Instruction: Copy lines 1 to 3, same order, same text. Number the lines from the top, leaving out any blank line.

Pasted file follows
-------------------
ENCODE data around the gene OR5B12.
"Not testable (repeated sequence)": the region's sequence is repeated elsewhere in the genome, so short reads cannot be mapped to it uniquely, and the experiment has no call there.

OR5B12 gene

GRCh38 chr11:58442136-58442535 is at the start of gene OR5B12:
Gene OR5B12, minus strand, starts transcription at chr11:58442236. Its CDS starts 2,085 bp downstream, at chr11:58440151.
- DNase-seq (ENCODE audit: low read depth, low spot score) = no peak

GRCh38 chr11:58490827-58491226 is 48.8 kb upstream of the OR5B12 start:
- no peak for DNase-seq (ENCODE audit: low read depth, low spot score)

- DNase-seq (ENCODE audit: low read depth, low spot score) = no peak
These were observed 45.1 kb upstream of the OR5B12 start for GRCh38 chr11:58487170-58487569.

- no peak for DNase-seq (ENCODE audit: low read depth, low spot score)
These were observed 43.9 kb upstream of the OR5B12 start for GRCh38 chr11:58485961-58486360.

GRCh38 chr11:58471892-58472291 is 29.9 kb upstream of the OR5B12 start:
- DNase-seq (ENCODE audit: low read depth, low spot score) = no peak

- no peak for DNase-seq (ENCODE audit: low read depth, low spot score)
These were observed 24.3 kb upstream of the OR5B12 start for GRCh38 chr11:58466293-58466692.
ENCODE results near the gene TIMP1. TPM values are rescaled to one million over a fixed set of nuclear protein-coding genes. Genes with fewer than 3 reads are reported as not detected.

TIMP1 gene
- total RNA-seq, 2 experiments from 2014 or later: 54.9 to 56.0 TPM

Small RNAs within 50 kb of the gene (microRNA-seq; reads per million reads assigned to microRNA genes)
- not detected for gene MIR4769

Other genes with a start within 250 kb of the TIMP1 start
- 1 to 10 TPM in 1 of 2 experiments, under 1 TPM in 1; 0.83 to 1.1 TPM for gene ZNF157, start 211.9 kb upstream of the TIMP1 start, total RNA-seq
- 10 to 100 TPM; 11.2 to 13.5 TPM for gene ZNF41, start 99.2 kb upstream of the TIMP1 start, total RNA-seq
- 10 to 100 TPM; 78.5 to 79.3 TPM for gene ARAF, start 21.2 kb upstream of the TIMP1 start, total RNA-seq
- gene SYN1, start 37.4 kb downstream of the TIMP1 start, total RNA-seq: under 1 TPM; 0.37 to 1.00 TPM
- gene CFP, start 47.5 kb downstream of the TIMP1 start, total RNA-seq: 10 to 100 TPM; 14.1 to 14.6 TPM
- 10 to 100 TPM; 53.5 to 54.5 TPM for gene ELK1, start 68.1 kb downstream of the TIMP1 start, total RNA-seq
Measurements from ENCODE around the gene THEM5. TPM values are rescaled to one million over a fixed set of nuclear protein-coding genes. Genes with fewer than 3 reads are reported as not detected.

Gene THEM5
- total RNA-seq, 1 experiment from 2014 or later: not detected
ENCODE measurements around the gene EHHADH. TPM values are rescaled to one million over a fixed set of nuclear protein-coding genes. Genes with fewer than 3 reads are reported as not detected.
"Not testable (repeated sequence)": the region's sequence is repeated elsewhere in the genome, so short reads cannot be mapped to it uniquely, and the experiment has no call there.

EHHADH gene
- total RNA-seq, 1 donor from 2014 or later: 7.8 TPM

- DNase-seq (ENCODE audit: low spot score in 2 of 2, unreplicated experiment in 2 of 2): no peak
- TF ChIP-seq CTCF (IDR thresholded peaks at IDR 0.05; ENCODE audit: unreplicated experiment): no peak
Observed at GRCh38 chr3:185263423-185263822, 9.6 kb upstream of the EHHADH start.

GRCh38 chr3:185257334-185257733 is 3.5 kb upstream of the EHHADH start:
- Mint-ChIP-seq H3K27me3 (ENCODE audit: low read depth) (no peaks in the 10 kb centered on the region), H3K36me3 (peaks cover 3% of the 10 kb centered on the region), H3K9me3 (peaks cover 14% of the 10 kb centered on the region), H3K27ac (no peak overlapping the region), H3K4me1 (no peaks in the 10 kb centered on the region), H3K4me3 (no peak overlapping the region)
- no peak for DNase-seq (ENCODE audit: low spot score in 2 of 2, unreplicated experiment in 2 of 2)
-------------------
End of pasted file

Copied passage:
ENCODE data around the gene OR5B12.
"Not testable (repeated sequence)": the region's sequence is repeated elsewhere in the genome, so short reads cannot be mapped to it uniquely, and the experiment has no call there.

OR5B12 gene